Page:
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Connect the World

Dozens of Countries Pledge to Phase Out Coal at Climate Meeting; Denmark Halts Public Financing of Fossil Energy Abroad; U.N. Probe: All Parties Committed Human Rights Violation; U.S. Says it will Resume Nuclear Talks November 29; Israel's Plan to Build in West Bank Draw Condemnation; Abu Dhabi Awarded Prestigious Bike City Label. Aired 11a-12p ET

Aired November 04, 2021 - 11:00   ET




ANNOUNCER: Live from CNN, Abu Dhabi. This is "Connect the World" with Becky Anderson.

BECKY ANDERSON, CNN HOST, CONNECT THE WORLD: Welcome back. You're watching "Connect the World". This hour humanity needs to ditch coal to save itself

but it also needs to keep the lights on. So what gives?

You're watching "Connect the World" from Abu Dhabi, where the time is 7:00 in the evening. Consigning coal to the landfill of history that is a top

goal of Climate Leaders that the COP26 talks which are now well underway in Scotland, today 23 new countries made commitments to phase out coal the

single biggest contributor to climate change.

Indonesia, Ukraine, South Korea, all big coal users made pledges but not signing up some of the world's biggest coal consumers and emitters,

including the U.S., China and India. Earlier what in one climate finance expert calls and historic breakthrough 20 countries agreed to stop public

financing for fossil fuel projects abroad.

For the first time this deal includes oil and gas projects as well. But the optimism COP26 comes in a stark new warning from the UN the world is not

adapting fast enough to the climate crisis, let's get the latest from CNN's Phil Black who's covering the COP26 Summit from Glasgow in Scotland.

What do we make of what we are hearing? These are pledges and they are non- binding and we know that some of the biggest consumers and emitters not least the U.S., China and India not really aligned here with those who are

making noise, aren't they?

PHIL BLACK, CNN CORRESPONDENT: Yes, so a number of deals announced here on energy day, Becky relating to some countries committing to kicking coal,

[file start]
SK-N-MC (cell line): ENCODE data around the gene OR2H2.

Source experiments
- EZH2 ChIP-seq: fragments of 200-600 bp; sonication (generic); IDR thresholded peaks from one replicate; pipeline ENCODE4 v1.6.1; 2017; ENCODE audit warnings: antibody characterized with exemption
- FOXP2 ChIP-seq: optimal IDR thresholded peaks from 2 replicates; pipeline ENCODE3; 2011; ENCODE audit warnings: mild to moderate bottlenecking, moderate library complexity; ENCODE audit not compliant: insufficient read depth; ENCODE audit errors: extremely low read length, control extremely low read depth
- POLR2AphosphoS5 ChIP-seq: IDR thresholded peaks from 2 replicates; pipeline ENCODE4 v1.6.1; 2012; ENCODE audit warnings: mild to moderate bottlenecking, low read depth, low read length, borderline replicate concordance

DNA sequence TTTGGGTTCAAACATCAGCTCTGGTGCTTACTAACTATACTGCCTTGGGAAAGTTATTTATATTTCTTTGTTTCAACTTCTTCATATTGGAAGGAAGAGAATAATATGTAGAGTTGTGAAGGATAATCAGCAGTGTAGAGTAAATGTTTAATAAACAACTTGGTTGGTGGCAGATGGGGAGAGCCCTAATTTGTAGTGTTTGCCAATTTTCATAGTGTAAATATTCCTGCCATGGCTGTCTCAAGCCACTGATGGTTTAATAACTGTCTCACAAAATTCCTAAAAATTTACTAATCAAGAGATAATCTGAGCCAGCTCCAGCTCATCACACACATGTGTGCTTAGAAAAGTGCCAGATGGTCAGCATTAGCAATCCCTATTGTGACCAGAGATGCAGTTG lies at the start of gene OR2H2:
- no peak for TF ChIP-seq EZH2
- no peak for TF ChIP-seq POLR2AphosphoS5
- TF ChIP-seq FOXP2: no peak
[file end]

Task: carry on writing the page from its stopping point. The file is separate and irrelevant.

and some countries declaring that they will no longer be prepared to help finance dirty fuels.

This is progress of a sort. But there are caveats and to unpack this now I'd like to bring in Mark Maslin Climatologist with University College

London, Mark, I want to begin by talking about this most recent announcement 20 countries, including the United States, Canada, the UK, a

number of developing countries as well, saying they will not be putting public funds into fossil fuel projects abroad.

Crucially, they can still do it at home. But this goes further than some of the recent commitments we've had about not financing coal, because it's all

fossil fuels.

MARK MASLIN, PROFESSOR, UNIVERSITY COLLEGE LONDON: I think this is really important because we need to follow the money. And what's happened in the

past is that countries may be decarbonizing themselves. But then they're investing in other countries and putting coal fired power stations.

And it's really important to tackle that, because at the moment, we know that renewable energy is cheaper to build. And it's cheaper to run, and it

produces cheap electricity. But the finances the big banks in the world, when they loan money to a developing country, they will do it at a cheaper

rate for fossil fuels, the renewables, which is madness.

So this actually makes a real dent in that money. Its country saying we're not going to put money and also we're going to make sure the banks don't